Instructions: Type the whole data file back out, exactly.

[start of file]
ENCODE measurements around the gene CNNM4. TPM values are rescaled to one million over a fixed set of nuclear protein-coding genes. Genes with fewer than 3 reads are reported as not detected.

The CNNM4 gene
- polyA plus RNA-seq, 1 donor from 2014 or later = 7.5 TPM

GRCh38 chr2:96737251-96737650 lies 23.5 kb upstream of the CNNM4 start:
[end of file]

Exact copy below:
ENCODE measurements around the gene CNNM4. TPM values are rescaled to one million over a fixed set of nuclear protein-coding genes. Genes with fewer than 3 reads are reported as not detected.

The CNNM4 gene
- polyA plus RNA-seq, 1 donor from 2014 or later = 7.5 TPM

GRCh38 chr2:96737251-96737650 lies 23.5 kb upstream of the CNNM4 start: